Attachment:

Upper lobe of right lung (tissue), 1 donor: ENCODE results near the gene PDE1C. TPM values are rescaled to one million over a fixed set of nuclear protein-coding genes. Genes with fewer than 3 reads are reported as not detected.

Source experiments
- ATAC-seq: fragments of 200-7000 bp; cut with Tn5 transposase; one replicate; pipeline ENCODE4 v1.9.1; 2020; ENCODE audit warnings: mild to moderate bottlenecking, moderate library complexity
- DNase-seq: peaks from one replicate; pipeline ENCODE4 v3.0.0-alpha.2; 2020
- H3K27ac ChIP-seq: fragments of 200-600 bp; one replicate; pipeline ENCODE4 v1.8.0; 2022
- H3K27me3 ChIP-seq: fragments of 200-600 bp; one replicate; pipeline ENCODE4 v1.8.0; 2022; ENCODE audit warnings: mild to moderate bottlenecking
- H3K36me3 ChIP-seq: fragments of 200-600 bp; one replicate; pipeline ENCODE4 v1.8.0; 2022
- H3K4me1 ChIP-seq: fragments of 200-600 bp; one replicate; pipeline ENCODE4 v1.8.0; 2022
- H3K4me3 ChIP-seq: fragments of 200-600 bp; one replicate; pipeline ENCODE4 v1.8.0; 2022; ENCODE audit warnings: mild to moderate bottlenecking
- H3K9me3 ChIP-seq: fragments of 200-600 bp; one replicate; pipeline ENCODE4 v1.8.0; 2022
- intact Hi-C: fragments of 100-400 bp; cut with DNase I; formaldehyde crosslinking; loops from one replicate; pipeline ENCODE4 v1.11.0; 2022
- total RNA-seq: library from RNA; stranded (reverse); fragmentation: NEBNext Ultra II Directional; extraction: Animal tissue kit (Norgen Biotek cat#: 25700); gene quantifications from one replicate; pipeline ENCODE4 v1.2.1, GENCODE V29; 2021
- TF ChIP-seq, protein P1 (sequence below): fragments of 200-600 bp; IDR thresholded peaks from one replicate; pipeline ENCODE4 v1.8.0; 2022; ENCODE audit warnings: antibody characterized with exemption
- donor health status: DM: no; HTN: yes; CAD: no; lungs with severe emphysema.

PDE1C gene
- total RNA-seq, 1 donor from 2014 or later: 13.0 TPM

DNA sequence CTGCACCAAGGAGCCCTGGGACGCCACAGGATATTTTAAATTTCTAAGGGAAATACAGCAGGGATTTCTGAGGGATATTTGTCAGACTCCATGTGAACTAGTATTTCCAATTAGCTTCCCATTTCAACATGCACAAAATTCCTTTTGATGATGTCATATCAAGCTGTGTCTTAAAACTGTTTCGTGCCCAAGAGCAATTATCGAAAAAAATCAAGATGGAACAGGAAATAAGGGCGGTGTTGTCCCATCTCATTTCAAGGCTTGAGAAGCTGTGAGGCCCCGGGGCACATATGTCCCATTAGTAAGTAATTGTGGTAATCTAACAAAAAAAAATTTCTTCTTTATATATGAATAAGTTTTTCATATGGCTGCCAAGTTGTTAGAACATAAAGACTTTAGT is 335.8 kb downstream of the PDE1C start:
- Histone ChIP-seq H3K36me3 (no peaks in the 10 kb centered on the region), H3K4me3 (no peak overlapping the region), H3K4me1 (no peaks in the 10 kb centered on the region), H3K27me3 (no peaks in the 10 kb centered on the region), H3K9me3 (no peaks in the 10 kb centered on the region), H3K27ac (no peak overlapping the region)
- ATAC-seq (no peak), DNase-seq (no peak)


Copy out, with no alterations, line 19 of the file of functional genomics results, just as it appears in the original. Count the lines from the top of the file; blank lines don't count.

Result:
- ATAC-seq (no peak), DNase-seq (no peak)